# The Unapologetic Mathematician

## Class Functions

Our first observation about characters takes our work from last time and spins it in a new direction.

Let’s say $g$ and $h$ are conjugate elements of the group $G$. That is, there is some $k\in G$ so that $h=kgk^{-1}$. I say that for any $G$-module $V$ with character $\chi$, the character takes the same value on both $g$ and $h$. Indeed, we find that

\displaystyle\begin{aligned}\chi(h)&=\chi\left(kgk^{-1}\right)\\&=\mathrm{Tr}\left(\rho\left(kgk^{-1}\right)\right)\\&=\mathrm{Tr}\left(\rho(k)\rho(g)\rho(k)^{-1}\right)\\&=\mathrm{Tr}\left(\rho(g)\right)\\&=\chi(g)\end{aligned}

We see that $\chi$ is not so much a function on the group $G$ as it is a function on the set of conjugacy classes $K\subseteq G$, since it takes the same value for any two elements in the same conjugacy class. We call such a complex-valued function on a group a “class function”. Clearly they form a vector space, and this vector space comes with a very nice basis: given a conjugacy class $K$ we define $f_K:G\to\mathbb{C}$ to be the function that takes the value $1$ for every element of $K$ and the value $0$ otherwise. Any class function is a linear combination of these $f_K$, and so we conclude that the dimension of the space of class functions in $G$ is equal to the number of conjugacy classes in $G$.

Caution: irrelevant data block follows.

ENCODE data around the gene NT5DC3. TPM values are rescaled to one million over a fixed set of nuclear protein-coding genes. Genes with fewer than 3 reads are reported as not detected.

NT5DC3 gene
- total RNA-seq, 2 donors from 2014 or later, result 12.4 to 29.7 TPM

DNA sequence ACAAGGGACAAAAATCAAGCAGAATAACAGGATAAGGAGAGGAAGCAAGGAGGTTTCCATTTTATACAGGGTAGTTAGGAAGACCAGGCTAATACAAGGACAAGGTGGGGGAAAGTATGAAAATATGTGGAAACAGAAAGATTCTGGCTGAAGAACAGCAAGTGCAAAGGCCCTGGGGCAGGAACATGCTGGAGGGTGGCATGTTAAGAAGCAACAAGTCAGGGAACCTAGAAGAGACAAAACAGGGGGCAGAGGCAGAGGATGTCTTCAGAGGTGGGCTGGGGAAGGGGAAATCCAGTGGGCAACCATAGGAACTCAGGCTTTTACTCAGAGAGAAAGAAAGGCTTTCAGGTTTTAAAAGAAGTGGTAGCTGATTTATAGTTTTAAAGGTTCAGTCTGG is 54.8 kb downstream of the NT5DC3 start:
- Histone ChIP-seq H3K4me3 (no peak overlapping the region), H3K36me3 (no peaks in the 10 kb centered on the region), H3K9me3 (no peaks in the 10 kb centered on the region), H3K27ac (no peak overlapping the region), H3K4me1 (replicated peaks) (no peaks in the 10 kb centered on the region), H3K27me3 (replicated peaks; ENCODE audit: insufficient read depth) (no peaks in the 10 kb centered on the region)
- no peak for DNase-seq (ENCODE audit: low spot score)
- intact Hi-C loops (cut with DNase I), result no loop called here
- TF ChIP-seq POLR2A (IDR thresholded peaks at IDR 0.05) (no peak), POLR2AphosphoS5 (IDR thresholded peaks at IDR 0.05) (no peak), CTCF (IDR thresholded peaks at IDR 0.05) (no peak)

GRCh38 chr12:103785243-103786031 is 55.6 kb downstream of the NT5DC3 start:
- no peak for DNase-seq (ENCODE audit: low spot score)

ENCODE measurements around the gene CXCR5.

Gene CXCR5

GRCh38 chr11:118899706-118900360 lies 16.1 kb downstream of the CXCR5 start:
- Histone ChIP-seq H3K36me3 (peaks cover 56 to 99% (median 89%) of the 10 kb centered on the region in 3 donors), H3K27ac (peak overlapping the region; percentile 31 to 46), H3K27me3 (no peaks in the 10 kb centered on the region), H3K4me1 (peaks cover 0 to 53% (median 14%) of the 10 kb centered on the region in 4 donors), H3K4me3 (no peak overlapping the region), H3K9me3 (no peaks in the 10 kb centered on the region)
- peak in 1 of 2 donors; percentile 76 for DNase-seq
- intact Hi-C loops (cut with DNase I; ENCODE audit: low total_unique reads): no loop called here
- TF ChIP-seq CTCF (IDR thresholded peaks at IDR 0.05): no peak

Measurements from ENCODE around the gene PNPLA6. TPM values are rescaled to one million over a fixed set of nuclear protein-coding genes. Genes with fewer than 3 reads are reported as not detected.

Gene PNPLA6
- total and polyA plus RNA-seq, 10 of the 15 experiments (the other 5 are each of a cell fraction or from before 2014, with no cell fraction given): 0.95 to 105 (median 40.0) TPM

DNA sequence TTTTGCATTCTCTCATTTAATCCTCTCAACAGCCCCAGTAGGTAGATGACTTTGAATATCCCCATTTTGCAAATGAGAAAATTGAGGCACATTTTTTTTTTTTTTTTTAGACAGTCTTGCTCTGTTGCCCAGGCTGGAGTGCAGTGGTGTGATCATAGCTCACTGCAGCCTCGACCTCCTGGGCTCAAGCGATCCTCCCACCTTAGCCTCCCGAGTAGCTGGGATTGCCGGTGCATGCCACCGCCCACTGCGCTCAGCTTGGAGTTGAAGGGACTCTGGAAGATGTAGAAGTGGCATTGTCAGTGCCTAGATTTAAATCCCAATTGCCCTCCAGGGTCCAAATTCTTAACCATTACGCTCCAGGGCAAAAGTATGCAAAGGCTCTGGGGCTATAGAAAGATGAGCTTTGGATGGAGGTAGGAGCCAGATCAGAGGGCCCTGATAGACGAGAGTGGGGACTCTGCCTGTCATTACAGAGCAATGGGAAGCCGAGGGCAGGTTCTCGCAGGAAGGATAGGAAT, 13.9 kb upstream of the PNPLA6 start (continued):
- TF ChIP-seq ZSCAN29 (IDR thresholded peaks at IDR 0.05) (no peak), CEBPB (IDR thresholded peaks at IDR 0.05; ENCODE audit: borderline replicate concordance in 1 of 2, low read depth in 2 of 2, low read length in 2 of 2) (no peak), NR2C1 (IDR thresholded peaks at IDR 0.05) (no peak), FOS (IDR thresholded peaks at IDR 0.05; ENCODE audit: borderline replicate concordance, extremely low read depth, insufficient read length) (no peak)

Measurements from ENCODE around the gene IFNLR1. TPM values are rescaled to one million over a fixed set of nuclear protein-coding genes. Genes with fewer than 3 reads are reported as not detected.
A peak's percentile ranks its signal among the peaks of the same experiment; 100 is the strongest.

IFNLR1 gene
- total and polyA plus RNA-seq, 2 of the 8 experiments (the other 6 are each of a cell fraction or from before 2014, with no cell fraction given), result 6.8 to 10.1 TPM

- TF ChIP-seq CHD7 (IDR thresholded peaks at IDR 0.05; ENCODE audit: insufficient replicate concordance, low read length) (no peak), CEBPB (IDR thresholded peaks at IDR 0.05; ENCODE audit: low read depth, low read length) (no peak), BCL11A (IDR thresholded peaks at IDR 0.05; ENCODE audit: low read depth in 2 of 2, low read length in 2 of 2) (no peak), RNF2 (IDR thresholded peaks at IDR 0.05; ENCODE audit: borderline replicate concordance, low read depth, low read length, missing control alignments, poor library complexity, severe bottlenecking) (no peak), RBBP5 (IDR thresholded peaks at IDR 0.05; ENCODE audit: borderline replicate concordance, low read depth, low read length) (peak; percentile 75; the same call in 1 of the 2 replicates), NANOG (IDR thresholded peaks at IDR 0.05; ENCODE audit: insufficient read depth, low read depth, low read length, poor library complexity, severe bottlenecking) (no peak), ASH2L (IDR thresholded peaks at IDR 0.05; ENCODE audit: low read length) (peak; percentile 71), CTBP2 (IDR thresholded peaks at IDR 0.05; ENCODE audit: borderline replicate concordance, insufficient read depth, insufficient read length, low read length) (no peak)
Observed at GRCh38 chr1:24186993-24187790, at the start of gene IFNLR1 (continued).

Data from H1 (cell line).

The space of class functions also has a nice inner product. Of course, we could just declare the basis $\{f_K\}$ to be orthonormal, but that’s not quite what we’re going to do. Instead, we’ll define

$\displaystyle\langle\chi,\psi\rangle=\frac{1}{\lvert G\rvert}\sum\limits_{g\in G}\overline{\chi(g)}\psi(g)$

The basis $\{f_K\}$ isn’t orthonormal, but it is orthogonal. However, we can compute:

\displaystyle\begin{aligned}\langle f_K,f_K\rangle&=\frac{1}{\lvert G\rvert}\sum\limits_{g\in G}\overline{f_K(g)}f_K(g)\\&=\frac{1}{\lvert G\rvert}\sum\limits_{k\in K}\overline{f_K(k)}f_K(k)\\&=\frac{1}{\lvert G\rvert}\sum\limits_{k\in K}1\\&=\frac{\lvert K\rvert}{\lvert G\rvert}\end{aligned}

Incidentally, this is the reciprocal of the size of the centralizer $Z_k$ of any $k\in K$. Thus if we pick a $k$ in each $K$ we can write down the orthonormal basis $\{\sqrt{\lvert Z_k\rvert}f_K\}$.

October 15, 2010